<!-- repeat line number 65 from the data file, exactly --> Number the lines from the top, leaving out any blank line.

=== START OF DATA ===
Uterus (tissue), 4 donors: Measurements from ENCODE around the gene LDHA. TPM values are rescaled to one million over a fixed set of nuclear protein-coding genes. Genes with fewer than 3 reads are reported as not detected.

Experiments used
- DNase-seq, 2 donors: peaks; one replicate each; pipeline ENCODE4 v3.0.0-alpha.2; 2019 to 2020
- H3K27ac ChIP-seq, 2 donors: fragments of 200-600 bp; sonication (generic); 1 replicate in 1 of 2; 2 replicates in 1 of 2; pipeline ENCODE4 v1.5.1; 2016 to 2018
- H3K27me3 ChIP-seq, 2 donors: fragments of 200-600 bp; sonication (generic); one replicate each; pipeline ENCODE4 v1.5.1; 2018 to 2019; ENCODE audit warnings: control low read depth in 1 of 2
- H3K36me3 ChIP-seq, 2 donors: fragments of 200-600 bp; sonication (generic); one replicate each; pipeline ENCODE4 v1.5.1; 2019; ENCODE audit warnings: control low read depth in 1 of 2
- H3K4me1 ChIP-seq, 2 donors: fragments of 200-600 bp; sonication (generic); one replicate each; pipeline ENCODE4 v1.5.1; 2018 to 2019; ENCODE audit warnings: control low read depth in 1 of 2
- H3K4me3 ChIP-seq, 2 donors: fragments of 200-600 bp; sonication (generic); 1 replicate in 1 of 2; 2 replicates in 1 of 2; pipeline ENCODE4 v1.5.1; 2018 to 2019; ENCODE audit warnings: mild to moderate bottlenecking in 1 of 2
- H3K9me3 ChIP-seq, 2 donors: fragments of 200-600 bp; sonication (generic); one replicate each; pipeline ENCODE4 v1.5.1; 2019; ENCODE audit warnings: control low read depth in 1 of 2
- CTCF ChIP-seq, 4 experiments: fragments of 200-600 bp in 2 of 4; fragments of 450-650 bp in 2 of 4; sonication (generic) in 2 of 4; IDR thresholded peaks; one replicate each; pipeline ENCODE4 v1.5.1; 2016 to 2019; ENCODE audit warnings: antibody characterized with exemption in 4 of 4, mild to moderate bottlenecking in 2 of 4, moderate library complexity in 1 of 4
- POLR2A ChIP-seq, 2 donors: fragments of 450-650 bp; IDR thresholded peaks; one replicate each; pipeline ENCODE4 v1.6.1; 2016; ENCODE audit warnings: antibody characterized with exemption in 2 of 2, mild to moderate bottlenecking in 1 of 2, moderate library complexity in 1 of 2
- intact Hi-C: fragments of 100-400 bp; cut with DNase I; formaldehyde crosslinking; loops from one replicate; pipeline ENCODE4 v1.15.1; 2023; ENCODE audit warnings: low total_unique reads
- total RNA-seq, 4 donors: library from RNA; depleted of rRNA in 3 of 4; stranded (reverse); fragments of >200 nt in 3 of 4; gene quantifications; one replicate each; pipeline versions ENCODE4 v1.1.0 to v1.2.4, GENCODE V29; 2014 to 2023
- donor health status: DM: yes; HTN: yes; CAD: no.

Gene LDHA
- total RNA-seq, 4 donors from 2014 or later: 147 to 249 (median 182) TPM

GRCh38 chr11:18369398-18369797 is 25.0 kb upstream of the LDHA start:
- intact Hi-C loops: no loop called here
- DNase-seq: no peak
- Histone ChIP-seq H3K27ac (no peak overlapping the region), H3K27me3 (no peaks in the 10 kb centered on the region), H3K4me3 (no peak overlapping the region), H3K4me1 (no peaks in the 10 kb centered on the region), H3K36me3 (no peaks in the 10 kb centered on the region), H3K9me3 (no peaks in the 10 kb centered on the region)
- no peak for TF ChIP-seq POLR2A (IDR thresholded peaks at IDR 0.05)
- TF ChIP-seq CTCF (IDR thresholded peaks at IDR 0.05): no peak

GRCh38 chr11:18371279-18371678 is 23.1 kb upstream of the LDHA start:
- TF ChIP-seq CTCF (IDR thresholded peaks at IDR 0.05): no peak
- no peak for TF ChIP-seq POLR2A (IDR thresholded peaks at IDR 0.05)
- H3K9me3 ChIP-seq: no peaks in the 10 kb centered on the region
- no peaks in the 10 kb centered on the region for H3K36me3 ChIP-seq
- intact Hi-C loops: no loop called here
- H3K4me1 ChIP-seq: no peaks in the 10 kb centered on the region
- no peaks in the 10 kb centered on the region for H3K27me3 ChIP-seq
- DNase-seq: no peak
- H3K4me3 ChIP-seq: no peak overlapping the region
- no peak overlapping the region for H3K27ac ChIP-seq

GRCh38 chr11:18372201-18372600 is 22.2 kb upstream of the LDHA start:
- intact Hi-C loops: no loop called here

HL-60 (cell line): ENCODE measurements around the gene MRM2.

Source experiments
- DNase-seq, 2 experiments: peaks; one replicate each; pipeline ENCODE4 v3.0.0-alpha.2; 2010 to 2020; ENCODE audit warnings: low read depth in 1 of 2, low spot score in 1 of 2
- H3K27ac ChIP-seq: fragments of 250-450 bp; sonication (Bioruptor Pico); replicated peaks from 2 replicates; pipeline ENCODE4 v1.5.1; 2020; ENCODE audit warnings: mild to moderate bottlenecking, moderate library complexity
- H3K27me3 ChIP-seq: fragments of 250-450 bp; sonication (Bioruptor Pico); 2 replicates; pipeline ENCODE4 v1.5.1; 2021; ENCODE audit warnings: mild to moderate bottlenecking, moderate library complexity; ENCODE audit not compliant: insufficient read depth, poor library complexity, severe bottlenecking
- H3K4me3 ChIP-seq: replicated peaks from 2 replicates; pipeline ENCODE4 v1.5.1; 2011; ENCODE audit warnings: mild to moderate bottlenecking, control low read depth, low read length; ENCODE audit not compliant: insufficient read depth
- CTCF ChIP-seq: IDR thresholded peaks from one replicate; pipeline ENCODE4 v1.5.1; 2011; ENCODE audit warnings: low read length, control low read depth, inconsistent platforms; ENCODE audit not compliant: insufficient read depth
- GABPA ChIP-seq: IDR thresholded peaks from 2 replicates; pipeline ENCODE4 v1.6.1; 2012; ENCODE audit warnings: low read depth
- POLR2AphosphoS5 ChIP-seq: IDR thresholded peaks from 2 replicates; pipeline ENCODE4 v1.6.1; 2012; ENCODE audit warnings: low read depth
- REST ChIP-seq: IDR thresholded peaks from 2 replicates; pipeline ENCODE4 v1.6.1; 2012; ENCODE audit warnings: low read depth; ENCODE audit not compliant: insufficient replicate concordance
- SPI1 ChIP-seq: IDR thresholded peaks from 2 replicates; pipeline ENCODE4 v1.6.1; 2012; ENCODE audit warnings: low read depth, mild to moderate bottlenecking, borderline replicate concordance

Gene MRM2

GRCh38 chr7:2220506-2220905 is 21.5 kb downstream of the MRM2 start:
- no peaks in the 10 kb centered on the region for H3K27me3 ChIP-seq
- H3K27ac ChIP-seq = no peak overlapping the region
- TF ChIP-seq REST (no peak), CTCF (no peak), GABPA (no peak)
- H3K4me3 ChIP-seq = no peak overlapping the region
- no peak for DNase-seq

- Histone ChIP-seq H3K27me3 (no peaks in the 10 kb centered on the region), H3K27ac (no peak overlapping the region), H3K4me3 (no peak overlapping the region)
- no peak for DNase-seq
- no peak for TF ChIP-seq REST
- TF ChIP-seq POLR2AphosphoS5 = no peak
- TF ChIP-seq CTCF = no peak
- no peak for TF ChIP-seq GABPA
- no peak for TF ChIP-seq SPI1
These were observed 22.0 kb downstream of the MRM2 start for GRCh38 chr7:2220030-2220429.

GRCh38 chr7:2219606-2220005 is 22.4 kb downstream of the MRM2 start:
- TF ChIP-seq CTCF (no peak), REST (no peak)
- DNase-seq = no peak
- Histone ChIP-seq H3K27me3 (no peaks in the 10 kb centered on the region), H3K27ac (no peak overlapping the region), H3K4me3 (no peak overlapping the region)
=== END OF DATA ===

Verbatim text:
- Histone ChIP-seq H3K27me3 (no peaks in the 10 kb centered on the region), H3K27ac (no peak overlapping the region), H3K4me3 (no peak overlapping the region)